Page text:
The Council in Session. The world episcopate began to gather in Rome only in the late fall of 1869.
Membership. Approximately 1,050 were eligible to participate; of these, about 700 attended the first solemn session (December 8, 1869). Five hundred came from Europe. Most of the missionary bishops who represented Asia, Africa, and Oceania were also Europeans. The U.S. was represented by 48 archbishops and bishops, and one abbot.
Procedures. The parliamentary handbook of the gathering was the apostolic letter Multiplices inter (December 2, 1869). Five cardinals had already been named by the pope as council presidents. The apostolic letter reserved to the Pope the right of proposing questions for discussion, but it also provided for a special committee to entertain proposals from the fathers.
Two types of meetings were described: the ceremonial solemn sessions, and the general congregations in which the schemata prepared by the preliminary commissions would be debated. If the debates revealed that schemata had to be amended, this was to be done by one of four deputations to be elected by the council. These were the deputations on faith, ecclesiastical discipline, Eastern Churches, and religious orders. Each commission numbered 28 members. Every father had the right to speak in general congregations.
Voting. When a constitution was ready for a vote, a preliminary test occurred in general congregation. At this stage three votes were possible: placet (approval), placet juxta modum (conditional approval) and non placet (rejection). Members casting conditional ballots had to submit their reasons to the secretary, who transmitted them to the appropriate deputation. When a constitution was finally prepared, it was voted upon in solemn session, in the papal presence, with only a "yes" or a "no" ballot possible. Written ballots were allowed in the preliminary stage; the final vote was by roll call. The apostolic letter also commanded secrecy with regard to conciliar affairs but failed in practice to gain it. Members were also forbidden to depart from Rome without explicit permission.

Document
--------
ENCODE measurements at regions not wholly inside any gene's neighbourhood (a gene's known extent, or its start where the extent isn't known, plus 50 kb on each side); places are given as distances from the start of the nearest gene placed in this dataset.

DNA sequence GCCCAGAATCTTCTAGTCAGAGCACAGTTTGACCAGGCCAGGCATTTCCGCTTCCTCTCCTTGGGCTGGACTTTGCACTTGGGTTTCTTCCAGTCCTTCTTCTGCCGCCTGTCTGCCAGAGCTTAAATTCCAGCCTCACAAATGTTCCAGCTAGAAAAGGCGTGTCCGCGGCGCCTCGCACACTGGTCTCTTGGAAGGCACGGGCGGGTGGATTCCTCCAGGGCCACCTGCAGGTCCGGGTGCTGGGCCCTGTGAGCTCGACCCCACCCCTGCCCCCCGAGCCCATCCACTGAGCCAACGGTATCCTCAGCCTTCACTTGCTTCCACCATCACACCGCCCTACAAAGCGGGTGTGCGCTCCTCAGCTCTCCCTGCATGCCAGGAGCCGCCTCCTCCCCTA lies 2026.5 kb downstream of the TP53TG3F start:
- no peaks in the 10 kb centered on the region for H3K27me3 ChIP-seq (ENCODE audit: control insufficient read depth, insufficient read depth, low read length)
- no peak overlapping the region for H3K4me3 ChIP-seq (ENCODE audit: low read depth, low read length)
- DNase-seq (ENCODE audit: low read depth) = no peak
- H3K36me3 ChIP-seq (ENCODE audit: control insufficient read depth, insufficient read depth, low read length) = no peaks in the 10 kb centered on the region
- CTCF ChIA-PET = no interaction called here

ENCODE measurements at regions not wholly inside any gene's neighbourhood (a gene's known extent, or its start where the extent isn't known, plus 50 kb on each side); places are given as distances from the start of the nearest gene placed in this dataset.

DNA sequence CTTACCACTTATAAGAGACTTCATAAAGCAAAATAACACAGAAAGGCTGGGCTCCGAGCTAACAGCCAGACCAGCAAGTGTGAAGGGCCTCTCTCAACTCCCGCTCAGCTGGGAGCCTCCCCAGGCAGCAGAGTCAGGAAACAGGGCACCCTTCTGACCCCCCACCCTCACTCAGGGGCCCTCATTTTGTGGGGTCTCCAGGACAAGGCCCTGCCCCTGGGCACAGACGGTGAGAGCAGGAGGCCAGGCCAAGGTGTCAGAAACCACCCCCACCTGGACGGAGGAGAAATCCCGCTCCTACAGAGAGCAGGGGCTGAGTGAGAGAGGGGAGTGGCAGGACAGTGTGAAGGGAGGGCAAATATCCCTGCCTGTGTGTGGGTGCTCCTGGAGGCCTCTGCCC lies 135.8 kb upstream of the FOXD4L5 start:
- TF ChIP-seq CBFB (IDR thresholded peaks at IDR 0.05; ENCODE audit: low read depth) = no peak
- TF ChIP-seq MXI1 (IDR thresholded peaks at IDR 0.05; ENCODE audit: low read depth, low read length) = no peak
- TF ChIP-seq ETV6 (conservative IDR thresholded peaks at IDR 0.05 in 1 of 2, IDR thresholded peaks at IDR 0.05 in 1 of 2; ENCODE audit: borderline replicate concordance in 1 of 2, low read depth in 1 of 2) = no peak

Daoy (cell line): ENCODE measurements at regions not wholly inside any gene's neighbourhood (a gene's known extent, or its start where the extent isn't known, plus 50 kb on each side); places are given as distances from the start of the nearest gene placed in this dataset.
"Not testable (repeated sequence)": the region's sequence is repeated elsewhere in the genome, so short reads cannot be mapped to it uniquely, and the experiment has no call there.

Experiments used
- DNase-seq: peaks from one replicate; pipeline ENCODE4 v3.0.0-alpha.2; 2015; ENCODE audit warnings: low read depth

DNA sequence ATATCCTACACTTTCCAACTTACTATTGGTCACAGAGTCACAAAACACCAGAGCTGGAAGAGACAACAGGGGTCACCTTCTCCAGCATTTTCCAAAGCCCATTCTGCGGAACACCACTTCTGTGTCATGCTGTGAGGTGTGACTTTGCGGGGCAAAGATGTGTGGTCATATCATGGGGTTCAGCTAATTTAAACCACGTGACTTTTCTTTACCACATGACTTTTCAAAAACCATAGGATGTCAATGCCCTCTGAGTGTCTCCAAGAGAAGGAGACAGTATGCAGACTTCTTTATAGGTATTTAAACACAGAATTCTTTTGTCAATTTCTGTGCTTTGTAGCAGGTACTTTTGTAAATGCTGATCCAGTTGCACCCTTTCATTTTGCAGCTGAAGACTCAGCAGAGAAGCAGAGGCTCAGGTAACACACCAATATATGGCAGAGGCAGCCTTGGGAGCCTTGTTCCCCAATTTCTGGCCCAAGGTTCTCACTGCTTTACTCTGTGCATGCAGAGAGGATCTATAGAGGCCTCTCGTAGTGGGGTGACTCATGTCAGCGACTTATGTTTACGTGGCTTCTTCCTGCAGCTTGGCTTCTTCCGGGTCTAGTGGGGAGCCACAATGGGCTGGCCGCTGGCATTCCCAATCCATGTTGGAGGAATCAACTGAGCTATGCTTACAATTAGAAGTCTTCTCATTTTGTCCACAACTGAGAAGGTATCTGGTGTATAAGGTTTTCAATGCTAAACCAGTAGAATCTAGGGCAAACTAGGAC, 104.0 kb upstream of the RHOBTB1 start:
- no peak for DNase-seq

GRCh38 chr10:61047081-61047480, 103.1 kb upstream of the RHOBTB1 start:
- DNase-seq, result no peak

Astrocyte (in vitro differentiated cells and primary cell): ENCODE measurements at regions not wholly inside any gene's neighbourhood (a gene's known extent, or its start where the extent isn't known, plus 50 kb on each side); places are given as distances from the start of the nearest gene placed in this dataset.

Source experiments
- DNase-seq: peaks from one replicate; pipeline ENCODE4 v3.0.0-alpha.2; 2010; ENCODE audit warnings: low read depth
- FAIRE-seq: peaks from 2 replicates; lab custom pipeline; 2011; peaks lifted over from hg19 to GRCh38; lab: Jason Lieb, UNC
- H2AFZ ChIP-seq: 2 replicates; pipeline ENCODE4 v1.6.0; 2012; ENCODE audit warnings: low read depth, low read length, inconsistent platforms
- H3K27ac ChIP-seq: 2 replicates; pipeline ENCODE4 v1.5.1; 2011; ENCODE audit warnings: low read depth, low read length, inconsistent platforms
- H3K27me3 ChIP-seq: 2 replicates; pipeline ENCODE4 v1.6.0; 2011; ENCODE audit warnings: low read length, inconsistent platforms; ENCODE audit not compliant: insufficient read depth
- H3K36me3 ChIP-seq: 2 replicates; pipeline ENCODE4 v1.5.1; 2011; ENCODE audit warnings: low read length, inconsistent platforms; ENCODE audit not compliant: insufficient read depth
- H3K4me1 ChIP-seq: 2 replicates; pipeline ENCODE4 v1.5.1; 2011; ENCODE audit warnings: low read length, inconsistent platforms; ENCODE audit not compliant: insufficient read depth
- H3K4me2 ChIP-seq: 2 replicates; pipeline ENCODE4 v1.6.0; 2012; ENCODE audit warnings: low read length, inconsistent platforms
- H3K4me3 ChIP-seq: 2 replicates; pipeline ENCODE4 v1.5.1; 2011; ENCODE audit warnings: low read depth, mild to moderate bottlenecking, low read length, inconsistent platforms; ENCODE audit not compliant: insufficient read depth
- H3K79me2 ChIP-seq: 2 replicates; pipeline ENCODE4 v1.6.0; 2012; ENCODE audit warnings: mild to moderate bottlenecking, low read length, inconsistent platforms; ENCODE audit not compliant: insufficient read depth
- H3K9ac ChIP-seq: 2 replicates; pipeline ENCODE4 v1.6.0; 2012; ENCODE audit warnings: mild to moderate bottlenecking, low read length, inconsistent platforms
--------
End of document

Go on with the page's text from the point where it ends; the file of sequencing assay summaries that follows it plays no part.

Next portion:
Other Regulations. A second decree, Apostolicis litteris (February 20, 1870), later modified the rules and required that all amendments be submitted in writing; that discussion of schemata as a whole precede discussion of individual chapters; that deputation members be allowed to speak out of turn; and that cloture be imposed on a given debate by a simple majority vote. These procedures were intended to speed the activity of the council. Like the creation of the preparatory commissions they were an innovation in conciliar practice. Up to and including the Council of Trent, councils had prepared their own agenda and made their own rules.
Agenda. Of the 51 schemata prepared in advance, only six came before the council. Debates took place concerning bishops, vacant sees, the life and morals of the clergy, and the preparation of a universal primary cathechism. Of these constitutions, only that on the catechism received even preliminary approval. A shortened version of the schema on faith and reason was approved as the constitution Dei Filius. The schema on the Church was replaced by one that defined the primacy and infallibility of the pope; it was promulgated as the constitution Pastor aeternus.
Choice of Commission. Business proceeded in four phases, after a preliminary organizational stage. The first general congregation met on December 10, 1869. The first order of business was the selection of deputation members and members of lesser commissions. With few exceptions, only fathers known to favor a definition of papal infallibility were chosen for the deputations. This was achieved by the activity of a self-appointed committee that included Cardinal Filippo de Angelis, Archbishop manning of Westminster, Archbishop Victor dechamps of Mechelen, Bishop senestrÉy of Regensburg, and Auxiliary Bishop mermillod of Lausanne and Geneva.